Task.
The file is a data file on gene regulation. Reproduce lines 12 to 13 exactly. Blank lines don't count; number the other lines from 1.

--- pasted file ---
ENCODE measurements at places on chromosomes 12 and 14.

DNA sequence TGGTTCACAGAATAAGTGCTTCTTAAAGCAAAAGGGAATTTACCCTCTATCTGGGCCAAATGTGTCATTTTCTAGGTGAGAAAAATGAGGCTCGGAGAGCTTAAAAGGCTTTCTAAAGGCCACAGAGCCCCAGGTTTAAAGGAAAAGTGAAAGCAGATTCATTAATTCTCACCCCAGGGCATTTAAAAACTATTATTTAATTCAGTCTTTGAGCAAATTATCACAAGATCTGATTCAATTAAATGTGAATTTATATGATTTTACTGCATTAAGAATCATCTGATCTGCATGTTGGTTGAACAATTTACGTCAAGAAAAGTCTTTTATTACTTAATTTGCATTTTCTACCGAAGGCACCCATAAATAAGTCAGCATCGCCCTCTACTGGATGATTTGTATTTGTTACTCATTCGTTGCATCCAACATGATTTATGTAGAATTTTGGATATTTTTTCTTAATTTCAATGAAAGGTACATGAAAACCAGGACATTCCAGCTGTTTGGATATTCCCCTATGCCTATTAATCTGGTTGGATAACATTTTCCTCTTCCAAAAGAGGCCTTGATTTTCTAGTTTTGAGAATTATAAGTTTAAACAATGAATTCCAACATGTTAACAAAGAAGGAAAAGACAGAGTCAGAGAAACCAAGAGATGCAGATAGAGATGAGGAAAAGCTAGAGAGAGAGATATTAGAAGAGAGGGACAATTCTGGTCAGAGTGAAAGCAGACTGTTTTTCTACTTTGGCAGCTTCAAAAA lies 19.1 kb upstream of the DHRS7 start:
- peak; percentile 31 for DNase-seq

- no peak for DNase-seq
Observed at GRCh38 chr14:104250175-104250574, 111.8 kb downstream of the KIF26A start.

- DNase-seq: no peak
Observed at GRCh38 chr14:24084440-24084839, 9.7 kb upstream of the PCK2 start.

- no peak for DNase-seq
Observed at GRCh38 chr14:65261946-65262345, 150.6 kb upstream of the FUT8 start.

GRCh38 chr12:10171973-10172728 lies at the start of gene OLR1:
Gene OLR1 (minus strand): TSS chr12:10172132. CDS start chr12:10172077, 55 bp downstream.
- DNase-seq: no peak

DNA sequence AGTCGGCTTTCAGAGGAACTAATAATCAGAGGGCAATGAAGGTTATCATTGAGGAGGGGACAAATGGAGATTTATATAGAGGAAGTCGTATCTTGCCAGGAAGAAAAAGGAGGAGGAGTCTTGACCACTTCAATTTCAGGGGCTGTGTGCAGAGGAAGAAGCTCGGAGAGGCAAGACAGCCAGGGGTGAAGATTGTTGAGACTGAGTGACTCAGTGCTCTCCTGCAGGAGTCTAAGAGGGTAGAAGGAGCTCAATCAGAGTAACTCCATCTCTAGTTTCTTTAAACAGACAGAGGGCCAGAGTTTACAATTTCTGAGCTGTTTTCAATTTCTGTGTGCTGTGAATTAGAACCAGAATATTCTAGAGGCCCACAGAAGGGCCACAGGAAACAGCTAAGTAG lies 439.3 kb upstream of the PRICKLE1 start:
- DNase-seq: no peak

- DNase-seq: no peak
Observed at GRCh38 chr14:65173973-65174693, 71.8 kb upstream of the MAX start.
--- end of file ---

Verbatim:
- DNase-seq: no peak

DNA sequence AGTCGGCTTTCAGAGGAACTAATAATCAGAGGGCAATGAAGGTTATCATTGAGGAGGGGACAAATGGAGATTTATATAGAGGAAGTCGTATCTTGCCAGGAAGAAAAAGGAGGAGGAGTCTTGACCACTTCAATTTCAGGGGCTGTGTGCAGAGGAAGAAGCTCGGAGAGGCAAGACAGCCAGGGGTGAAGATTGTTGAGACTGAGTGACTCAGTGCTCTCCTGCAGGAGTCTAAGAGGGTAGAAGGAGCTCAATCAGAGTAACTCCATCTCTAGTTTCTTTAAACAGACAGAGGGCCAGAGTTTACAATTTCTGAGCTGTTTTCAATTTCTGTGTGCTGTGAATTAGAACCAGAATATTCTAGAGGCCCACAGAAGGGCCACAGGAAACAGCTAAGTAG lies 439.3 kb upstream of the PRICKLE1 start: